Around 60 people sit in an open hall on an August afternoon as they wait for their turn at the Out Patient Department. A wooden signboard stands next to them that says in a crooked font ‘Tribal Hospital’. Its motto, Help Tribals Heal Themselves, is what resonated with Prema when she first arrived at the health centre in Sittilingi valley, Tamil Nadu, in 2007. “The centre is managed by the tribal people and is self-sustainable,” she says. So much so that she came back in 2012 to join the nursing staff at the centre and never left. Today, she is the Nursing Superintendent while her husband Ravi is a Senior Doctor.
But this is not the life she had ever imagined living while she was growing up near her family’s tea plantations as a child. Prema was born and raised in Idukki, Kerala. Her aim since childhood was to study and get a job to support her family instead of working on the neighbouring tea plantations. In order to get herself a secured job, she enrolled herself in Christian Fellowship Community Health Centre in Tamil Nadu to pursue BSc in Nursing.
“Since my college was in a small town, it allowed me the opportunity to interact with and work for the locals. This helped me realise that I wanted to work with smaller rural communities,” says Prema. With only Tamil and Malayalam to rescue her, she wanted to work in the underprivileged tribal regions of Bihar, Jharkhand and Odisha.
But her fate was handed to her in disguise in her hand one day in 2001 when the warden in her college hostel gave her a copy of Reader’s Digest to read. “The front cover was of Tha and Gi (Lalitha and Regi) in Sittilingi,” the photograph is still fresh in Prema’s mind. But she thought that the tribal belt of Sittilingi was in the North Indian belt, which contains some of the most poverty-stricken regions in the country. When her fiancé Ravi took her to THI, where he was working as a junior doctor then and made her meet Tha and Gi, the image of the two people running a health centre in a remote hamlet on Reader’s Digest’s cover page appeared in front of her.
Lalitha and Regi George, fondly known as Tha and Gi in Sittilingi, moved to the valley and opened its first hospital in 1993. At that time, the closest hospital was 48 kilometres away via its only connecting road that would be submerged during the monsoon season. One out of every five babies in the valley had died the previous year and maternal deaths were among the highest in the state. Tribal Hospital started from a thatched hut as a small Out Patient Unit in 1993 and today has 30 beds with two operation theatres, an Intensive Care Unit, a maternal ward and more.
By the time Prema joined the hospital, Tha and Gi had pushed down the mortality rate of children and mothers radically, trained over 20 older tribal women elected by the villagers to join them as Health Auxiliaries for first contact care, and just started the Old Age Health Scheme.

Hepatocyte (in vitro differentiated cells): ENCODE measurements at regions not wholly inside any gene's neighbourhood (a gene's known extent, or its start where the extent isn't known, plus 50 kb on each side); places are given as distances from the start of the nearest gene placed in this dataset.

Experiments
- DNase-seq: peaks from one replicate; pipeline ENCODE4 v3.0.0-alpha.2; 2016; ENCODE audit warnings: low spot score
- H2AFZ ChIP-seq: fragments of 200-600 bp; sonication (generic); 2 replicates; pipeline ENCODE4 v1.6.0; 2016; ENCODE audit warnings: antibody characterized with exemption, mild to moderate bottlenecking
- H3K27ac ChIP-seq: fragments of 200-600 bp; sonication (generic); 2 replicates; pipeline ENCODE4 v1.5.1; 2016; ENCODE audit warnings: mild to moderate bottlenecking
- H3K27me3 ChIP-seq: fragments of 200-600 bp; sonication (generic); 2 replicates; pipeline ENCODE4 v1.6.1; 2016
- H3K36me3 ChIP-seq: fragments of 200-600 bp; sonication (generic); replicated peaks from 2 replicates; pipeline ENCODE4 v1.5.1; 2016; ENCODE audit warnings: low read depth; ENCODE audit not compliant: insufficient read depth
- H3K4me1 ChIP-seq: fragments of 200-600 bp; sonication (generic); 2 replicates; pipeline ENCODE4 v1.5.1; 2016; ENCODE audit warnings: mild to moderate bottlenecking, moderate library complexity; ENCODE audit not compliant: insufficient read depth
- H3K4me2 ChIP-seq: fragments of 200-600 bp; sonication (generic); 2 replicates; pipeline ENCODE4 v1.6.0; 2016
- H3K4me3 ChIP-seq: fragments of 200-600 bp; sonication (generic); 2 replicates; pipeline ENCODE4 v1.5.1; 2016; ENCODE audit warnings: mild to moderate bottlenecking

“Since the women did not know how to read, we adapted creative ways of colour-coding pills and drawing a rising and setting sun on prescriptions cards to indicate morning and evening,” says Prema. Over the next few years, Prema and the rest of the hospital team came up with different programmes to first identify and then address the various health issues – including mental health cases, a rise in chronic illnesses such as diabetes, hypertension and cancer, and now a foreseeable rise in the cases of renal failure – of the tribal population of the surrounding 22 villages.
Most medical colleges in cities teach their students to refer to patients as ‘cases’. But at the Tribal Hospital, doctors are encouraged to not only know their names but also the distance of their village from the centre, their financial background and other personal challenges so that they can give the most suitable medical advice. One can’t be empathetic doctors while sitting in a hospital and treating patients in an OPD, believe Tha and Gi. That is why medical fellows and nurses visit community clinics, the local school or local meetings to create awareness about minor illnesses.
In between managing patient care and administrating the ongoing schemes at the centre, Prema rarely finds time for herself. “My days are hectic, but not stressful,” she smiles at the contradiction. Her Sundays are only for relaxing; she doesn’t like to take up any household chores on that day. “We only eat two meals on Sundays so that we can sleep in till late,” she says. These Sundays are cherished even more so because work days, and sometimes nights, at the hospital can be mentally draining. She comes across many cases of domestic violence, debt and death of bread-earners during her work. “The stories of these people run in my mind the whole day and I keep thinking about how I can help. But I also have to realise I can only do so much and can’t go beyond my individual capacity. I do as much as I can and then leave it up to Fate,” she says.
“We must be happy with what we are doing, otherwise, at the end of the day, we will be disappointed,” she concluded.
Watch a film made on the 25 years of Tribal Health Initiative:
Read a young doctor’s account of her experience of ‘rural service’ with Tribal Health Initiative and the path of transformation it paved for her: https://shobiashok.blogspot.com/2022/07/why-it-does-not-matter-to-delay-post.html